The Caribbean Lowlands are unlike the rest of Guatemala. The regional landscape is composed of jungle coastland, a river valley, and Guatemala’s largest lake. The Caribbean town of Lívingston is an enclave for the Garífuna people and is culturally distinct from the rest of Guatemala. What’s more, some of the finest Mayan stelae can be seen at the site of Quiriguá.
The Best of Caribbean Lowlands
The Río Dulce flows from Lake Izabal to the Caribbean Sea, emptying its waters near the town of Lívingston. Dense jungle, some of which falls within the protection of the Río Dulce National Park, border this picturesque river. Several eco-lodges line the shores of tributaries that flow away from the Río Dulce. The town of Fronteras is set along the headwaters of the Río Dulce.
The Caribbean Lowlands offer travelers the opportunity to experience large swaths of rainforests, a unique coastal culture, and even some nice beaches. In a country not especially known for its coastline, the white-sand beaches of the Caribbean Lowlands are an anomaly. The region stretches from Lake Izabal all the way to the Caribbean Sea and the border with Honduras.
The Río Dulce waterway connects Lake Izabal with the Caribbean Sea. This 19-mile (30-km) river and much of the surrounding forest falls under the protection of the Río Dulce National Park. The river is bordered by dense tropical forests and at one point runs through a dramatic canyon known as La Cueva de la Vaca. Although the Río Dulce area is still sparsely developed, jungle lodges are beginning to pop up along side streams. This area is beginning to position itself as an ecotourism destination.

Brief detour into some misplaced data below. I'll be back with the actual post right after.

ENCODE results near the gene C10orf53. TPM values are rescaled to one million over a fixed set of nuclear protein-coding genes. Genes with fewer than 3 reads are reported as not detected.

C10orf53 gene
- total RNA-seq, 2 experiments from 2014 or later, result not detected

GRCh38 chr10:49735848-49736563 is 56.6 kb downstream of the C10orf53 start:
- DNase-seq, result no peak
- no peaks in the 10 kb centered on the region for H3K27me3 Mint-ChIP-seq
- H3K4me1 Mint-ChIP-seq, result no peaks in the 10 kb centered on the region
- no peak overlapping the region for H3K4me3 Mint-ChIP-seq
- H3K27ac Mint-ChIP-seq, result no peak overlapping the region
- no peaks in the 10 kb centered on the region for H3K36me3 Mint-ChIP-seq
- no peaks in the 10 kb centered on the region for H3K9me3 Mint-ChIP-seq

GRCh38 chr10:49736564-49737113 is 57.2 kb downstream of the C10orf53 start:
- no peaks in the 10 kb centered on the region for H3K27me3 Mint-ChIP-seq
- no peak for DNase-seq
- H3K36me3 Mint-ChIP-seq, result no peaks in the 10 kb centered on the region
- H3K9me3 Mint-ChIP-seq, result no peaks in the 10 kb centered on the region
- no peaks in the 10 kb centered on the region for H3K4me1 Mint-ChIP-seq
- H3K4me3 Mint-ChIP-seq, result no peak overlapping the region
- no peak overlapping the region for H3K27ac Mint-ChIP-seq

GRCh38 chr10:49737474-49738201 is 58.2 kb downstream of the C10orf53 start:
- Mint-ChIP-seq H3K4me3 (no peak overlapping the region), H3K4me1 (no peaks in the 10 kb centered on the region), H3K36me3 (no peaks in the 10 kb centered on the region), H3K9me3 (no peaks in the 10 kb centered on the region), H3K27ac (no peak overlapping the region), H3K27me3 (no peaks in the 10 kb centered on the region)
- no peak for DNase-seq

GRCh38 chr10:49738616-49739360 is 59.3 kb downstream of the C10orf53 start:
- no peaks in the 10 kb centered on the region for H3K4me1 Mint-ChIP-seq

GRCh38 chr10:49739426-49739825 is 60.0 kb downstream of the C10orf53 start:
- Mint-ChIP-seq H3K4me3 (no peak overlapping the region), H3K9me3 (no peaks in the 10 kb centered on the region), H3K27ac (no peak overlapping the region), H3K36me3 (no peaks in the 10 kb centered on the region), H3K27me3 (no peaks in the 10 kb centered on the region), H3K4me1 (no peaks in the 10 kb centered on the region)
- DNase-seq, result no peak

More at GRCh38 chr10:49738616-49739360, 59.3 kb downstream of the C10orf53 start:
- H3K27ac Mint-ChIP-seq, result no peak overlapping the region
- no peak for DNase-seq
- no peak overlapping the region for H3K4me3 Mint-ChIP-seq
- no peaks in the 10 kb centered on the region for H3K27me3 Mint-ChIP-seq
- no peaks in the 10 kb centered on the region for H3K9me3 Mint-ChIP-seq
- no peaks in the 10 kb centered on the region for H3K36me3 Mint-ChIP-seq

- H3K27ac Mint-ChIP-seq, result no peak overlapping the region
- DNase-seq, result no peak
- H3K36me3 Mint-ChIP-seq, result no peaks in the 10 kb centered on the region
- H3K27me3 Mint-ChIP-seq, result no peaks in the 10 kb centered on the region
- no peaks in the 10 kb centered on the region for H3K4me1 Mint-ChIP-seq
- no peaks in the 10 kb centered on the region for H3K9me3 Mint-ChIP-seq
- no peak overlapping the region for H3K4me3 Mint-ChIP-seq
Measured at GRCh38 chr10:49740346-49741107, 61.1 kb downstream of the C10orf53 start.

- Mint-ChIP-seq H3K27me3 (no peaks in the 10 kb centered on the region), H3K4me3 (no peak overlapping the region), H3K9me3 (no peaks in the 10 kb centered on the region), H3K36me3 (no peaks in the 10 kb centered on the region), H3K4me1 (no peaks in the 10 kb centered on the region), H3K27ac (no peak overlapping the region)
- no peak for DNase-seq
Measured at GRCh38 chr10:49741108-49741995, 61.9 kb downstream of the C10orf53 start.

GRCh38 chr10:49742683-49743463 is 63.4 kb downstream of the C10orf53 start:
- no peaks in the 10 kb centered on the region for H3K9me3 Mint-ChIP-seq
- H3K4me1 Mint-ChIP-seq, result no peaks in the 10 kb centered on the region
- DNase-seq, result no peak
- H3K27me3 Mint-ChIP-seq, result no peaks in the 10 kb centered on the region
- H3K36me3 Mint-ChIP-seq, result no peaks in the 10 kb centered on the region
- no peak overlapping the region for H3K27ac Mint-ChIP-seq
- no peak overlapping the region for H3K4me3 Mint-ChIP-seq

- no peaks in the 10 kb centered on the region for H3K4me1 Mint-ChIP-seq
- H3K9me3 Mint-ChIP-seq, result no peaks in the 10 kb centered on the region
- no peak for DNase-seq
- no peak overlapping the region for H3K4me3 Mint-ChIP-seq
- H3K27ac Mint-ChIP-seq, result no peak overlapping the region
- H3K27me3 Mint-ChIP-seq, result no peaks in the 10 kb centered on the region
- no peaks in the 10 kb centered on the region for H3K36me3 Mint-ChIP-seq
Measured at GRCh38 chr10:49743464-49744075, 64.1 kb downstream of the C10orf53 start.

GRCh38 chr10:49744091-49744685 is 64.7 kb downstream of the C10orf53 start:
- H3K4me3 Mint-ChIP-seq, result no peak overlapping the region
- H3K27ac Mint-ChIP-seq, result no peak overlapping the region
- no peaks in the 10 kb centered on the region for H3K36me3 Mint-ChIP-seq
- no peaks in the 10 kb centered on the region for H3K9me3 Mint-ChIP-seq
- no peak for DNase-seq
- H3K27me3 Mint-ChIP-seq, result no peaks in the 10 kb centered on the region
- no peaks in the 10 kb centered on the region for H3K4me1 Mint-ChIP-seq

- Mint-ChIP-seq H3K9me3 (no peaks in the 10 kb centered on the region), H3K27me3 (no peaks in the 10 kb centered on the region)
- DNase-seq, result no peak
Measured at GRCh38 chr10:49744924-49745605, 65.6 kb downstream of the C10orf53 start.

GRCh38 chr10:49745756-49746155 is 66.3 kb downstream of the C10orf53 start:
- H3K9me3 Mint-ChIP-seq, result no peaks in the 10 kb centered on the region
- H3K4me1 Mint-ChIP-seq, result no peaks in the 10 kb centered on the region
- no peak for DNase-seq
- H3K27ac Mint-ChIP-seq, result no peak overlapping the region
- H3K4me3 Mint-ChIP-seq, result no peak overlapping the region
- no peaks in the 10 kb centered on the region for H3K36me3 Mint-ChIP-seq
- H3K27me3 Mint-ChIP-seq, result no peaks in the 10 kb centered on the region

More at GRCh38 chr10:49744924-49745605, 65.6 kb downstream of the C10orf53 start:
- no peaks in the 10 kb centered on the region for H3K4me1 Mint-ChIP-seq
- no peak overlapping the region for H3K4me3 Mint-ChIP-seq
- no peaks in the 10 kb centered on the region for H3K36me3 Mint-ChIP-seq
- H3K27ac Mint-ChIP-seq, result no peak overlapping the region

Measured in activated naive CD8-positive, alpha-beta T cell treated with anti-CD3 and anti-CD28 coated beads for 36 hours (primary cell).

The Río Dulce empties into the Bahía de Amatique near the town of Lívingston. Lívingston has an exotic setting and an interesting mix of Garífuna, Hindu and Q’eqchi’ cultures. Garífuna and Hindu influences, which are not found anywhere else in Guatemala, give this town a truly unique flavor. Lívingston makes a great home base while exploring the area’s outdoor offerings, which include waterfalls, beaches, and the Río Dulce valley.
With a surface area of 227 square miles (590 sq km) and a maximum depth of 59 feet (18 m), Lake Izabal is the largest lake in Guatemala. Today much of it is still undeveloped, but that may change over the coming years. At the lake’s westernmost boundary is the Polochic Wildlife Preserve, a vast expansive of wetlands, savannas, and flooded forests. This is a great place for bird watching and experiencing some truly wild natural areas. Other lakeside attractions are found along the north shore—these include hot springs and the limestone canyon of El Boquerón.
If you’re a historical buff, you might want to visit the Castillo de San Felipe. The Spanish built this castle, which stands along the northern shores of Lake Izabal, in 1652. It’s still in fairly good shape and a visit here offers panoramic views of the lake. A more substantial historical dig is at Quiriguá—these Mayan ruins date back to the seventh century and include some of Guatemala’s best-preserved stelae. The ruins here are smaller than those of Copán but architecturally very similar.
The Caribbean Lowlands stand in nice contrast to the rest of Guatemala, much of which is set at a higher elevation and culturally more homogenous. Travelers interested in experiencing the full range of life in Guatemala will surely enjoy a visit to this incredible region.